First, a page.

At GAM Investments’ Weekly Investment Meeting held on 17 April 2019 the speakers were Michael Biggs, who provided an interesting update on the global macro environment, and Roberto Bottoli, who discussed the latest developments in the merger arbitrage space.
One of the more interesting parts of the macro environment to keep an eye on has been the prospects for a rebound in both China and the euro area. If these rebounds transpire, we believe it should enable global growth to hold up and be positive for risky assets.
Lending in China, which was strong in January, moderated somewhat in February but was again strong in March, which we believe should help to push up domestic demand. The fall in interest rates confirms policymakers are easing and the credit impulse should make further gains from here, in our view. In the past it has simply been a matter of time before a pick-up in lending has fed into economy activity. We have already seen some additional growth indicators, such as improved car sales, while Purchasing Managers’ Index (PMI) levels have ticked up. Property sales have remained weak, but we anticipate an improvement going forward.
One area which has disappointed in China has been imports. We want Chinese imports to be strong so the rest of the world’s exports pick up. We suspect the current softness may in part be linked to a VAT cut which came into effect at the start of April.
Data from the euro area has been more mixed. If the shocks we have previously discussed – emissions regulations for the auto sector and last autumn’s low Rhine River water levels – start to unwind we believe we should get a rebound in industrial production (IP). IP growth in the early part of the year points to GDP growth of 0.3% to 0.4% for Q1, even if IP falls by 1% in March. The European Central Bank (ECB) lending survey suggests credit conditions have tightened modestly.
Retail sales have been stronger than expected. However the manufacturing component remains weak, with German orders declining. If this does pick up we will have increasing confidence in the euro area.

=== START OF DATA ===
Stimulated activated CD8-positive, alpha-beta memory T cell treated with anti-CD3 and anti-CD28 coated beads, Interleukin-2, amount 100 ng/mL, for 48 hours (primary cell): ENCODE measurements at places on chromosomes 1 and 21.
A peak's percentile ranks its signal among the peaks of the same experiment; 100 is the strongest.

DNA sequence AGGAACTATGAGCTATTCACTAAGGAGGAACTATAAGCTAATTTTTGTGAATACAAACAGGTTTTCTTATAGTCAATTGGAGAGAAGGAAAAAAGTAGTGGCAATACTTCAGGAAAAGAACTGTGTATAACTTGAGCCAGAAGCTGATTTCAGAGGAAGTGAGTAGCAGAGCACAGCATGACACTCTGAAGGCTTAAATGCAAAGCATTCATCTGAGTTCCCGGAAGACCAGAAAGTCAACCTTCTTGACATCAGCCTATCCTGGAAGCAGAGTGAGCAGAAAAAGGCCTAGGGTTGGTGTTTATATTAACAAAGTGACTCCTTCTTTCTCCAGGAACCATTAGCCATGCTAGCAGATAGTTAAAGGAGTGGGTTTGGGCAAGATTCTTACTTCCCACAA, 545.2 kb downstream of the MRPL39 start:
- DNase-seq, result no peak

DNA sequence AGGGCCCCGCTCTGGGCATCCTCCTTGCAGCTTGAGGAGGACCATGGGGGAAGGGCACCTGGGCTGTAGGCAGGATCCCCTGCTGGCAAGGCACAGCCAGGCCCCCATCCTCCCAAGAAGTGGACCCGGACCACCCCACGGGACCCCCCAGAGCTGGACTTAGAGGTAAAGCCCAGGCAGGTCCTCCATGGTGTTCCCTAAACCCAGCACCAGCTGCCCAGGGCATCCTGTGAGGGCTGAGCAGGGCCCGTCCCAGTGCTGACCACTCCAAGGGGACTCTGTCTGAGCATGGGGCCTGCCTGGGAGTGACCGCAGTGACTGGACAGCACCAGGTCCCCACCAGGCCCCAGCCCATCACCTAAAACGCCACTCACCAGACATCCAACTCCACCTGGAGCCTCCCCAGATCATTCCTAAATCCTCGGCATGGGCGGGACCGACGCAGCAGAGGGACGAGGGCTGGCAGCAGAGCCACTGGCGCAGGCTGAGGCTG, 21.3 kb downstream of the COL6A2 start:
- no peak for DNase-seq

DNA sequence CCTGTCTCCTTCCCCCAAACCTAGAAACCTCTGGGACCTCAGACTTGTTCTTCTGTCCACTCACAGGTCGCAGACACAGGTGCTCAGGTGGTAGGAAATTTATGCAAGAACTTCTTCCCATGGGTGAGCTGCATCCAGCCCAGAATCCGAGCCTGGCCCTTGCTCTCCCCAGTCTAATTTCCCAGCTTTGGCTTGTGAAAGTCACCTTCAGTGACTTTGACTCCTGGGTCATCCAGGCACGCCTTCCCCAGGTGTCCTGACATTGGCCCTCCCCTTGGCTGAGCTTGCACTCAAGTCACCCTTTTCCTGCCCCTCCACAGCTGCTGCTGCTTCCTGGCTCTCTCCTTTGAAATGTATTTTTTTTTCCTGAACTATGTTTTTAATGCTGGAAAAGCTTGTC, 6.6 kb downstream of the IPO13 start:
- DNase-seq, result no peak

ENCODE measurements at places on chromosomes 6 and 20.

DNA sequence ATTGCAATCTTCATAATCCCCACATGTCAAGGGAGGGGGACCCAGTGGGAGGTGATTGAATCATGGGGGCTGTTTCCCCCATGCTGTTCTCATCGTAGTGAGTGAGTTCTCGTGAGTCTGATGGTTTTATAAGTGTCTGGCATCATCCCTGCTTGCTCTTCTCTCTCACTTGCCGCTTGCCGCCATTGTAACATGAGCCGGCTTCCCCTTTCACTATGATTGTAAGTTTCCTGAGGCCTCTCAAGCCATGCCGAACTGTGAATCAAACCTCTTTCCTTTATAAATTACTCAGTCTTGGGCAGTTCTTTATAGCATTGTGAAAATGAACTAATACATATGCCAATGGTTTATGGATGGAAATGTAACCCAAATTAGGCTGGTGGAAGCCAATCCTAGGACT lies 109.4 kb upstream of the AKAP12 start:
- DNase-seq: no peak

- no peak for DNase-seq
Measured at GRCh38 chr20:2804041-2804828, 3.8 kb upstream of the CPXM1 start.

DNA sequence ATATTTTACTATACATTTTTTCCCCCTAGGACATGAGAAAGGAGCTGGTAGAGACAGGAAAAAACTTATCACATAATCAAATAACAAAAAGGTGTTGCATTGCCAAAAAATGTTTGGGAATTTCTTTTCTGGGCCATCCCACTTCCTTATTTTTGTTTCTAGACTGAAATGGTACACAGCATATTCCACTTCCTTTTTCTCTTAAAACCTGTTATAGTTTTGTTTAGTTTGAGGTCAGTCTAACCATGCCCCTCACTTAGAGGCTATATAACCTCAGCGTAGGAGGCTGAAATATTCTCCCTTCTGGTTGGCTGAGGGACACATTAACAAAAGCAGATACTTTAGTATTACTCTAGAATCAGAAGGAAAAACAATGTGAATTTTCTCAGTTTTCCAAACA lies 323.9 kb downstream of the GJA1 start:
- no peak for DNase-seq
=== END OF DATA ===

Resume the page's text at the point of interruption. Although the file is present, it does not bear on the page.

The aim of our singular investment approach is to deliver stable, predictable returns over time, adopting a market- neutral philosophy and structure. In this context, stocks can be viewed as bond substitutes, and the carry on the fund derives from the spread between the prevailing share price of a company, which is to be acquired, and the takeover price – the arbitrage spread.
We invest in three main categories of risk arbitrage opportunities: mergers & acquisitions (M&A) (our main focus), spin-offs and indices reviews. The latter two components are primarily utilised to tactically aid portfolio diversification, alpha generation and to help mitigate instances of spread tightening.
We are heavily exposed to mid-and small-cap companies as we have the potential to earn a premium from these positions. These are the least crowded parts of the market, where, in our opinion, it is possible to achieve higher returns for the same level of risk and help to differentiate our strategy from competitor offerings. Furthermore, focusing on companies in this segment of the market-cap scale can remove much of the antitrust risk, since such deals do not typically alter the competitive structure of a specific market. The lower funding risk associated with mid and small caps also makes this part of the market, in our view, a ‘sweet spot’ of the M&A landscape.
We also want to be involved in quality stories – the safest situations in the arbitrage market. We will only invest in a company where the deal has been announced and is a ‘friendly’ deal, and have a strong preference for certain types of arbitrage spreads. While drawdowns can result from the termination of deals or spread widening (eg associated with politically based antitrust delays and determinations reflecting Sino-US trade tensions) from time to time, we strive to minimise the number and effect of these.
In terms of the current environment, the commencement of trade talks has improved sentiment, despite the lack of a resolution. This is important to us as a vibrant M&A market enhances diversification opportunities. Year-to-date M&A volumes are encouraging but transaction numbers are a little lighter than this would normally imply. Volumes have been driven by multi-billion deals, including the first ‘non-bail out’ mega merger in the US banking sector, between US oil majors and two mergers in the payments-processing space. We are also witnessing some evidence of a normalisation of credit spreads from the wider levels witnessed in the second half of 2018.
Looking ahead, we continue to draw encouragement from the low funding cost of potential transactions and the continued vibrancy of cross-border M&A activity. Meanwhile, a continuation of low market volatility would maintain the prevailing benign environment, potentially allowing us to judiciously apply leverage with a view to enhancing returns.
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Source: GAM unless otherwise stated.
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